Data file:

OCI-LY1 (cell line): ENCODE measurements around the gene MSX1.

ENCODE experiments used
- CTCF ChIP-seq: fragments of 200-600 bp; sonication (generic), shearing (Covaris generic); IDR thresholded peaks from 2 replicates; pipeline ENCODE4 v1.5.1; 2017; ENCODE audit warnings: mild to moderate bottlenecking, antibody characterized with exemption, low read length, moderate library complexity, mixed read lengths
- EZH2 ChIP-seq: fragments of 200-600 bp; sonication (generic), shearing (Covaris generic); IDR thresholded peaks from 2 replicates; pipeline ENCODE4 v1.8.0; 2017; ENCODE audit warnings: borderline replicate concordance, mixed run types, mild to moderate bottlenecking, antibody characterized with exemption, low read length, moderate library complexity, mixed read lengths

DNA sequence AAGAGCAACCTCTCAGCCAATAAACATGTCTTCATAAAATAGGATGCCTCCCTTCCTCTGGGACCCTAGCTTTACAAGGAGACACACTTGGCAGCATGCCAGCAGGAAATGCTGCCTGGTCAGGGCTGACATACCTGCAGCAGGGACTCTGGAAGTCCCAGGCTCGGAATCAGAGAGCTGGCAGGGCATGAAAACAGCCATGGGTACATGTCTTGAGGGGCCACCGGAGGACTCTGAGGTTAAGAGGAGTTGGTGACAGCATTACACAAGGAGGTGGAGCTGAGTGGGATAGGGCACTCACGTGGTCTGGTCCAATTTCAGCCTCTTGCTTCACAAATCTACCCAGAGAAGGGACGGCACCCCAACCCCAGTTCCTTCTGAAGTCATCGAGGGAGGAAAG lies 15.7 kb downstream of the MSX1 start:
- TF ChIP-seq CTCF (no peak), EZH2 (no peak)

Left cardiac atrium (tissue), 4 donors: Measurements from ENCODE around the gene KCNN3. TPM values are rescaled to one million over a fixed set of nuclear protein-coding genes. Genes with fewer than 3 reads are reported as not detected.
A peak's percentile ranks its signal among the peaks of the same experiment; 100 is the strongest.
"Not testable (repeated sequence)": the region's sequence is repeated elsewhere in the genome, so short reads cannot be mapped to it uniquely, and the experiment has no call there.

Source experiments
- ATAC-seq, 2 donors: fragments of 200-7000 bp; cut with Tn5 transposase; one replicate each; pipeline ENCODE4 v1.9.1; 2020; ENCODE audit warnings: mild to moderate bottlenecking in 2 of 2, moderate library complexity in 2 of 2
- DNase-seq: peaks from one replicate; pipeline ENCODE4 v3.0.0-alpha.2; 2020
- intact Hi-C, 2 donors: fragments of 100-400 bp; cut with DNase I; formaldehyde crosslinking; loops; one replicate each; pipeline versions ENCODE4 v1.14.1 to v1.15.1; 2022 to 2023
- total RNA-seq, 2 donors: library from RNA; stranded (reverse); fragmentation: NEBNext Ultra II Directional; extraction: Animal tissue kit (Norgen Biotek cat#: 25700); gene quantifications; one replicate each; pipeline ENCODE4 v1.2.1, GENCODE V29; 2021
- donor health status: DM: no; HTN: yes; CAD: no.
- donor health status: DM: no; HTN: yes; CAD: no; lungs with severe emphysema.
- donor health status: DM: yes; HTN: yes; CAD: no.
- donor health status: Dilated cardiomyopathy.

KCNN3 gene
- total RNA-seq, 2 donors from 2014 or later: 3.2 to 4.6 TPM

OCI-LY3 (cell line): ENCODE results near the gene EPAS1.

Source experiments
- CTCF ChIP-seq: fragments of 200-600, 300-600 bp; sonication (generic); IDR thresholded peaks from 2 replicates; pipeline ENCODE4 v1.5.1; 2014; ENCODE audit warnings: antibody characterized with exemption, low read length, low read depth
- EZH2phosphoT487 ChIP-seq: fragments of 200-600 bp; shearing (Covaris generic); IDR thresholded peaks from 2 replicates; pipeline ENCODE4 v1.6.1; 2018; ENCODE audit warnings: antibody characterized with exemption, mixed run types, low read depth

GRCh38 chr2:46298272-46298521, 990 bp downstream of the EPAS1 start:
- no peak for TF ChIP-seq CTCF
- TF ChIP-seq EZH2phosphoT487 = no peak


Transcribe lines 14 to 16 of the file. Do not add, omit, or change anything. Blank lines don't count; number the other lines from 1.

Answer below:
- total RNA-seq, 2 donors: library from RNA; stranded (reverse); fragmentation: NEBNext Ultra II Directional; extraction: Animal tissue kit (Norgen Biotek cat#: 25700); gene quantifications; one replicate each; pipeline ENCODE4 v1.2.1, GENCODE V29; 2021
- donor health status: DM: no; HTN: yes; CAD: no.
- donor health status: DM: no; HTN: yes; CAD: no; lungs with severe emphysema.